Two years ago I was fortunate to have Editor 'Arris at Canada Moto Guide set me up with a media pass for the inaugural AIMExpo. I was down on business and could take in the show, so Rob sent me on a mission to scope it out, and report back.
Once you are on the media list, they keep adding you year after year, so with the quick reply to an email, viola I was in again.
The show is held at the massive facility known as the Orange County Convention Centre. It's huge. Unlike the first year when only Suzuki and Yamaha showed up, this year a few more decided to tag along. Honda, BMW, Suzuki, Yamaha, and Kawasaki. It would have been nice to see more Euro brands there. Especially Ducati, Moto Guzzi, Aprilla, MV Agusta, and Vespa since there was a booth from the Italian Trade Agency.
One of the benefits of having a media pass is that marketing folks tend to gravitate towards you and are more likely to spend time just chatting. Everyone I talked said the same thing......the dealer part of the show was quiet. The first two days are restricted to just industry insiders, manufacturers, dealers, media, etc. It's closed to Joe Public. This is a chance for the manufacturers to peddle their wares to the dealers. However not many dealers are showing up anymore. Most think it's the economy, and how online superstores are killing the apparel and accessory business for the dealer.
Unfortunately most dealers are too small to stock everything, so if they have to order something you, why not just do it yourself online, and get it faster.
I hit the Yamaha booth first, and I was excited to see the 60th anniversary editions. Love the retro paint, especially on the Super Tenere.
Ever wonder what the inside of an R1 looked like
New concept dirt tracker
New competition in the woods for KTM
Some not so new competition for KTM in the woods.
Honda was next up, and I won't tell you my disappointment of the absence of the new Africa Twin. I mean the big news was the new CBR500R's cosmetic changes. I didn't even get a picture I was so bummed.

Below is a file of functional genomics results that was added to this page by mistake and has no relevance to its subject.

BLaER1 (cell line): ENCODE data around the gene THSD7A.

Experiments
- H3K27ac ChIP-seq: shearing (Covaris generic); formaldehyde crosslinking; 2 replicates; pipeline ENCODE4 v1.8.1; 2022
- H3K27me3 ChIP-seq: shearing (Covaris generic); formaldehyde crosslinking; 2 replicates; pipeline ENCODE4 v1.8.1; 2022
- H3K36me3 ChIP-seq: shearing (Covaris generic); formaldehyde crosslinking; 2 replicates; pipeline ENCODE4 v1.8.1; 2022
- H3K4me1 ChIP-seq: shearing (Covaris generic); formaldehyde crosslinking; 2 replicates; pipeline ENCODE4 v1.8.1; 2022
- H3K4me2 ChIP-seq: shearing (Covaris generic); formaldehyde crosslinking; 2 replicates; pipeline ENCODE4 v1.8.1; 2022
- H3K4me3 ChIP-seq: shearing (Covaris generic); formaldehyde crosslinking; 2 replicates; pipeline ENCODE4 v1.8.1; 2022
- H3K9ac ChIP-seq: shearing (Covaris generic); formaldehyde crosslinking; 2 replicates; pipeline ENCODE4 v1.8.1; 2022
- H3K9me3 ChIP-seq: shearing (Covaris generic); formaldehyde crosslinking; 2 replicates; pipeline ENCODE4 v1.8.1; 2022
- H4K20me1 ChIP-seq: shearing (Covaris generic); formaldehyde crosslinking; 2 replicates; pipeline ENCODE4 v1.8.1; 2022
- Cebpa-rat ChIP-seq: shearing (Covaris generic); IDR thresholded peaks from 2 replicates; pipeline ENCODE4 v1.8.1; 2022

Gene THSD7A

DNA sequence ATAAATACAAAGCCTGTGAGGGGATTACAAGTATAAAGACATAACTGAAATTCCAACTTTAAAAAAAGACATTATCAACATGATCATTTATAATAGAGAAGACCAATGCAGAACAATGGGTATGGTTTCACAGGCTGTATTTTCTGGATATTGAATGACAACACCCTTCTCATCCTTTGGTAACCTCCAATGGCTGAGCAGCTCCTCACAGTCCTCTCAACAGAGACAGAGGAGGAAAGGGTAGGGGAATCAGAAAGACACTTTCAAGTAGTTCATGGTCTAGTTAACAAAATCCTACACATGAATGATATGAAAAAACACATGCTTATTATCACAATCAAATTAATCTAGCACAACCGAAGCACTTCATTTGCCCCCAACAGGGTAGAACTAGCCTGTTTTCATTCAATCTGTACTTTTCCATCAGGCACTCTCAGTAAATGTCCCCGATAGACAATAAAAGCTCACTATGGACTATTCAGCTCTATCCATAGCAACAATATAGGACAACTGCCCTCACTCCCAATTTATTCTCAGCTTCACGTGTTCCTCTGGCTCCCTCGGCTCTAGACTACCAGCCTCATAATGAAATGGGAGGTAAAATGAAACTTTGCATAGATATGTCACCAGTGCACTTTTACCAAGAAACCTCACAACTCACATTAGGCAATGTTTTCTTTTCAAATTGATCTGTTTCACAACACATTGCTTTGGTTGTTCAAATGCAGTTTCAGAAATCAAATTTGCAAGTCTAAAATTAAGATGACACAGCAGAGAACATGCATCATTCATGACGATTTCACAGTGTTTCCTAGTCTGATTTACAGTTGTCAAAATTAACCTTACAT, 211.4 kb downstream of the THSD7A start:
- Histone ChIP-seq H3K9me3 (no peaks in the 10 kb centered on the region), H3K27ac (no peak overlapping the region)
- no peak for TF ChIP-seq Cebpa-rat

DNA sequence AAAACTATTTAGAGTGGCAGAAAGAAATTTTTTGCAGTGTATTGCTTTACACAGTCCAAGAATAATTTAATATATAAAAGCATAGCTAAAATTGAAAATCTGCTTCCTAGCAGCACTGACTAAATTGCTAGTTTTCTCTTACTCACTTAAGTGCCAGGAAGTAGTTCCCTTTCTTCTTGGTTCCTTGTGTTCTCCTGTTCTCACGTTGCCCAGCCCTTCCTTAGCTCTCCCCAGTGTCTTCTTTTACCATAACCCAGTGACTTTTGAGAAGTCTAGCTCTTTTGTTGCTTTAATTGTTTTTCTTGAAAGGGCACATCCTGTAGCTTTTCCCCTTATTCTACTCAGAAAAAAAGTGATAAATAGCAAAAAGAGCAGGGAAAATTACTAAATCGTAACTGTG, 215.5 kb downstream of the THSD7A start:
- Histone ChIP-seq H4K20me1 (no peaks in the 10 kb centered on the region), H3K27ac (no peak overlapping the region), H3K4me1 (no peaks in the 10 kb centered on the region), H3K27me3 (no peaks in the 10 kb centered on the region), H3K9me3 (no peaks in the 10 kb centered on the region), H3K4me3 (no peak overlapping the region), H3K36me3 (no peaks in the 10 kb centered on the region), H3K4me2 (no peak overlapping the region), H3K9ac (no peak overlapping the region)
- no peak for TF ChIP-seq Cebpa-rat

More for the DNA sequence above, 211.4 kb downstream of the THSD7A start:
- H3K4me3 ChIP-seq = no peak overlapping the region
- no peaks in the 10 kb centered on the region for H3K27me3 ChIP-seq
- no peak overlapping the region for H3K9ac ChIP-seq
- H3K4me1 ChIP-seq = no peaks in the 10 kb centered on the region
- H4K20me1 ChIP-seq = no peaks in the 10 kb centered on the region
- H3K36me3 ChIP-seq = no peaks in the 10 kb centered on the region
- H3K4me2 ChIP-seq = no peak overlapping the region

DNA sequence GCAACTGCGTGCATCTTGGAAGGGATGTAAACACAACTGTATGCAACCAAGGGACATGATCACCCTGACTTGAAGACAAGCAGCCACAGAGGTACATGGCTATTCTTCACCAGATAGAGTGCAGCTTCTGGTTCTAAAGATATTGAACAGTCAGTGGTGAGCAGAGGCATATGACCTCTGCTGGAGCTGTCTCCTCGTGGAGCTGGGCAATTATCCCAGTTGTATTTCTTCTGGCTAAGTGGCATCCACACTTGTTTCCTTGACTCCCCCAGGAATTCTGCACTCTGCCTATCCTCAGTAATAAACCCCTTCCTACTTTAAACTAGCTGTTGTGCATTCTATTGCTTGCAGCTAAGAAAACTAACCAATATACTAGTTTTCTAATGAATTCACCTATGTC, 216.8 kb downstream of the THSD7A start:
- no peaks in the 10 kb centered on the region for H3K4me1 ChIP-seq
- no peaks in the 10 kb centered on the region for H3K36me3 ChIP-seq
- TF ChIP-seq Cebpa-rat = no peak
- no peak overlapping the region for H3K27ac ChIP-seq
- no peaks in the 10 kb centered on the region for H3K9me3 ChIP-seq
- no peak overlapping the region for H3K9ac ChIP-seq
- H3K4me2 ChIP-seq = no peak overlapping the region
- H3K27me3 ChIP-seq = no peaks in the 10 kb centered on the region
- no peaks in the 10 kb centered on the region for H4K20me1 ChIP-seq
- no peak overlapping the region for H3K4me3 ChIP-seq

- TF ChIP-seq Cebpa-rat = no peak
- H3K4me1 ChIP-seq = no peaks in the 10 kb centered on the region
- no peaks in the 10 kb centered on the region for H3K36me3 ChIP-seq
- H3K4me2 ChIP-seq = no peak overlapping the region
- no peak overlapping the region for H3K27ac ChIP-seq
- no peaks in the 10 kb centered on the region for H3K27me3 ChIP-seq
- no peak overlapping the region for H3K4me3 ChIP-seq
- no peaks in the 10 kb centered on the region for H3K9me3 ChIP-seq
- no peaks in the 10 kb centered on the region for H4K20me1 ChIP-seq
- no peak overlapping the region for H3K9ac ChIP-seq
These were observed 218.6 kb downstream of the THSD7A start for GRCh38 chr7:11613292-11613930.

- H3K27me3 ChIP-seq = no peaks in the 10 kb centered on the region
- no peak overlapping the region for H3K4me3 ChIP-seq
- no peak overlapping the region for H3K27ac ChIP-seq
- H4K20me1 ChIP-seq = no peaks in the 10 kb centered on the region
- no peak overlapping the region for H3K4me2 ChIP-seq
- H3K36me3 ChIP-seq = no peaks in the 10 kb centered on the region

However if you have a spare $184,000 in your pocket for a 101hp restricted super bike, you can this.
Personally I think my next Honda is going to be a trials bike. I love this, and it's available in Canada.
I did however get a really cool demonstration of how DCT (direct clutch transmission)works. It's Honda's no shift, no clutch lever bikes. It will be an option on the Africa Twin, and is available as an option on the NC700 series in the US.
Unlike what most people think, it's not at all like a scooter transmission. It shifts for you, or you can do the shifting, like paddle shifting in a car. For urban dwellers facing a lot of traffic everyday or those of us with arthritic hands it would be a nice option to have. I was impressed on how it worked.
Walking around the massive hall of the show, I was struck by how much the adventure bike market has grown and took over. Cruisers and choppers were almost nowhere to be seen, fully loaded ADV bikes, showing off the latest gadgets, luggage, helmets and riding apparel were everywhere.
Even in the parking lot, there were more ADV bikes than Harley's and that is a rare thing.
There was a custom bike show, with a couple of choppers, like this useless to ride thing
However most were very cool scramblers like these.
More to come later from the show.